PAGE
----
I learned a lot about writing lesson plans, which was something I had never done before, and even more about teaching them to kids. After working here for 14 weeks, I can safely say that if this was the job I would have to do for the rest of my life as my career, I could not be happier. While there were days that proved to be difficult, I came away from this internship overall feeling very happy and proud of myself. The relationships I made here are ones that will last forever, and the experience was once in a lifetime and certainly one that I will never forget.

My amazing co-workers at the museum who I quickly became lifelong friends with!

The back of the museum grounds with the three historic cabins

Yes, it snowed the day after I moved in...

Elk checking out our historic tents at the museum

I had free time on the weekends to hike with some of my friends too!

View from the front porch of the museum - a place I spent lots of quality time when not teaching

I finally saw a black bear!

View from the front of the museum

YMCA of the Rockies

I also had a chance to do fun Colorado things like go white water rafting - I definitely recommend it if you like adventure!

Tuesday, October 6, 2015

Laura's Summer 2015 Internship

Hello All!

My name is Laura Williams and I’m a second year graduate student in the Public History program at Southeast Missouri State University. This summer I completed an internship at the Shawnee National Forest in Southern Illinois. I worked under the supervision of the District Archaeologist (and distinguished SEMO HP graduate), Heather Carey. Mrs. Carey’s job duties, as one of only two cultural resource specialists on the SNF, proved to be extremely diverse, providing me with a dynamic experience in the public realm of public history.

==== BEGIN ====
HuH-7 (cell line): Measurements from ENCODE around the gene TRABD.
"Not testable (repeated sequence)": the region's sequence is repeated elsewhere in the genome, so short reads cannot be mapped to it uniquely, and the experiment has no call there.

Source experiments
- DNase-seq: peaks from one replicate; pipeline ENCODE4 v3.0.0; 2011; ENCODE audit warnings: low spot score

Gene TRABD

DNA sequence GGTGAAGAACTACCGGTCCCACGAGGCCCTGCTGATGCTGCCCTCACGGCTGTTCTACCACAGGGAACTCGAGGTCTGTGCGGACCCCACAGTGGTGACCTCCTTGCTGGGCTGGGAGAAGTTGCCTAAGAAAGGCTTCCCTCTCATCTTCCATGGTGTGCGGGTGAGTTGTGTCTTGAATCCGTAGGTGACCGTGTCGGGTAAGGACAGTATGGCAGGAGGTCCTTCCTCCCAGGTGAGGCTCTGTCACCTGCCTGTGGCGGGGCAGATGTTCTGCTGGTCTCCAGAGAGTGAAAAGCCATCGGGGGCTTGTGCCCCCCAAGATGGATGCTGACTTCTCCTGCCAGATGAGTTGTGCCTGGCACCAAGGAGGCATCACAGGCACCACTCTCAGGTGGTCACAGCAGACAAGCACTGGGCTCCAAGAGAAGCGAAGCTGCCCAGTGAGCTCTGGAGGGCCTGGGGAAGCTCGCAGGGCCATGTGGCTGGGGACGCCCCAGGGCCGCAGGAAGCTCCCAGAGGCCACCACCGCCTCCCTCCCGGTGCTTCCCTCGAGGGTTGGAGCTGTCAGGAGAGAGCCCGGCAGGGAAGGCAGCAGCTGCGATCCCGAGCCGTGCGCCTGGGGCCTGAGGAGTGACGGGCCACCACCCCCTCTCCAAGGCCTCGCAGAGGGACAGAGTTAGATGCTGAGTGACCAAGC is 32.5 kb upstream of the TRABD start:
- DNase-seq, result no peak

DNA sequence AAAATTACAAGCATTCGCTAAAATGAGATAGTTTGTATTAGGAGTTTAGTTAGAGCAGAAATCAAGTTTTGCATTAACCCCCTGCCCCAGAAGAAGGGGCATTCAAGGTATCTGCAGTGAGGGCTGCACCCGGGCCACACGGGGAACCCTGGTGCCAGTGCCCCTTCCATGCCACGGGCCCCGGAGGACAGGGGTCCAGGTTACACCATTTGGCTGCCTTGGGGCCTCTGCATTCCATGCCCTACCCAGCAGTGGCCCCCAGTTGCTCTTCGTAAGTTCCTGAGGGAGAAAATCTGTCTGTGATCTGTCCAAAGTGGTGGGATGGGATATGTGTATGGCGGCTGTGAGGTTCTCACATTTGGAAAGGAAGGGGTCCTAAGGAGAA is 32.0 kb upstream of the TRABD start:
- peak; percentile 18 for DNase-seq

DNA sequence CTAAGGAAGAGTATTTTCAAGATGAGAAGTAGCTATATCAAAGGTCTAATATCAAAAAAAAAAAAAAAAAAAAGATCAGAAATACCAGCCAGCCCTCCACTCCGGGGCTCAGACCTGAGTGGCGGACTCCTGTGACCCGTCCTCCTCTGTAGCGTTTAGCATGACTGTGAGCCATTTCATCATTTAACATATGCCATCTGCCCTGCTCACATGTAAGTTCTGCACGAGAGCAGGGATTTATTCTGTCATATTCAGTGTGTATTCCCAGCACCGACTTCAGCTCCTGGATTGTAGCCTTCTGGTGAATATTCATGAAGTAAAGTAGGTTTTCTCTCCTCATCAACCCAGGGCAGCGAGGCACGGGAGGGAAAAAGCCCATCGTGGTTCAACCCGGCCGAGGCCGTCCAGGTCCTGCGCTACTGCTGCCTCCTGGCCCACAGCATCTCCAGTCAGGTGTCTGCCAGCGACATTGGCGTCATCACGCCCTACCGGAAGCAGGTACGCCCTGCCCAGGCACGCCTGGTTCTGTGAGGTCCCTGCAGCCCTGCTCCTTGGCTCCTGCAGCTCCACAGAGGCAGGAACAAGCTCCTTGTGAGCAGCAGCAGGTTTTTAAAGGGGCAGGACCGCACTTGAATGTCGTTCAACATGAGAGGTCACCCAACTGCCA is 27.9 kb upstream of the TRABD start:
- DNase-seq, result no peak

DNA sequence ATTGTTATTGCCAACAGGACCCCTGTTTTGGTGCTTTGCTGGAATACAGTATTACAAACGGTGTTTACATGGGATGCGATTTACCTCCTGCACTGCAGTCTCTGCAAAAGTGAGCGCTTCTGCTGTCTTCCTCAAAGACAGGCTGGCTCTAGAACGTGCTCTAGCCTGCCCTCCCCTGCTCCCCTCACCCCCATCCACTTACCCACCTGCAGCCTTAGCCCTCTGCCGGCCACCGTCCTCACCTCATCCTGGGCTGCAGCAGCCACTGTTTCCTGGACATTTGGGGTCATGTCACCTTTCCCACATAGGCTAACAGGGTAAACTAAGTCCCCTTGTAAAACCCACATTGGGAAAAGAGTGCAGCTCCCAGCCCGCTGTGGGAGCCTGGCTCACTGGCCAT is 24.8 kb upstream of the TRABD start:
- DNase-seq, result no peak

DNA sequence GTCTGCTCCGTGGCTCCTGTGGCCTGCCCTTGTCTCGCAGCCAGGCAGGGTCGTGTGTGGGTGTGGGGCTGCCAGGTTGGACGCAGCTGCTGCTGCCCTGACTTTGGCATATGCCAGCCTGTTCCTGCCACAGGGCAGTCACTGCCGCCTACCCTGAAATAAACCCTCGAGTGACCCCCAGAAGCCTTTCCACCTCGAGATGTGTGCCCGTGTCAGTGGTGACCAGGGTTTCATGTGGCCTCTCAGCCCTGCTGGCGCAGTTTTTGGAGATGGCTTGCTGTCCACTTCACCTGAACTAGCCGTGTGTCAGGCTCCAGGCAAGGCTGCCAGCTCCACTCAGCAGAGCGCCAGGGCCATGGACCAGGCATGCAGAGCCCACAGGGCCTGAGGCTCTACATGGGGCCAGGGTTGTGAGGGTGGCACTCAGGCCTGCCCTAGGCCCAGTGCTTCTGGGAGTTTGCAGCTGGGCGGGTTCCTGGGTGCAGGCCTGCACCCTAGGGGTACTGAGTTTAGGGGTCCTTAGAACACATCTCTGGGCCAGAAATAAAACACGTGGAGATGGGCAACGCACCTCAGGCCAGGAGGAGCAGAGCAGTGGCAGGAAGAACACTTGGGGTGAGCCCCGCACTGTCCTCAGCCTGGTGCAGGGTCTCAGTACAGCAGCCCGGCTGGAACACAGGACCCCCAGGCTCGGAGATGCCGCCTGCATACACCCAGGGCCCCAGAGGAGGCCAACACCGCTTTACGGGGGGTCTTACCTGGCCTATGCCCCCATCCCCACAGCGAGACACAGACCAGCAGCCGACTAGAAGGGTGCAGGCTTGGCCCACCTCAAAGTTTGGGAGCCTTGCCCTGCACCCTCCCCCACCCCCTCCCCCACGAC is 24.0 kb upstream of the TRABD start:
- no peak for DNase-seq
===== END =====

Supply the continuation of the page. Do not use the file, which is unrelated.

I worked a variety of properties including both the built environment and archaeological sites. For example, as part of the regular monitoring of significant properties on FS land, we visited 10 remote Native American sites to check for any kind of illegal activity or destruction. On the above ground side, My major project was to document the Mt. Pleasant Baptist Church, a historic church located on FS property. I performed background research using land and tax records from Pope County, Illinois and from the FS archives. My research culminated in a complete Evaluation and Determination of Eligibility, which was subsequently submitted to and accepted by the Illinois State Historic Preservation Office.

I was also able to gain some experience in heritage education working with kids. A group of Native American youth from the Absentee Shawnee Tribe in Oklahoma visited the Forest for a week to learn about their ancestor’s migration through Southern Illinois. We took them on a tour of some of the major Native American Sites in the forest, including Millstone Bluff. I also helped Heather and some of her FS colleges teach at a youth day camp through the University of Illinois Extension Office in Anna, IL. We focused on the Trail of Tears, which passes through the region. I gave a short lesson on the basic principals of archaeological stratigraphy. The students layered ingredients from a buffet of sugary treats to create a tasty visual aid.

My favorite part of the internship was monitoring (checking up on) a collection of historic homesteads that make up what was once an antebellum community of free slaves called Miller Grove. Although what is left of Miller Grove today is mostly stone foundations and chimney falls, archaeological research has yielded valuable information and interesting insights into what life was like in this rare town. I also really liked that no day was the same as the one before, and the only thing I could absolutely count on, was that the next day would be different too.

Reflecting on my woodsey adventure now, I truly wouldn’t change anything. I feel incredibly grateful that I was able to work one on one with such a successful cultural resource specialist in such a beautiful natural environment.

Thanks for Reading!

Laura Williams

Kids eating their stratigraphy

Site monitoring

Sometimes we got to play with toys!

Survey in the wilderness

Touring Mill Stone Bluff with the Absentee Shawnee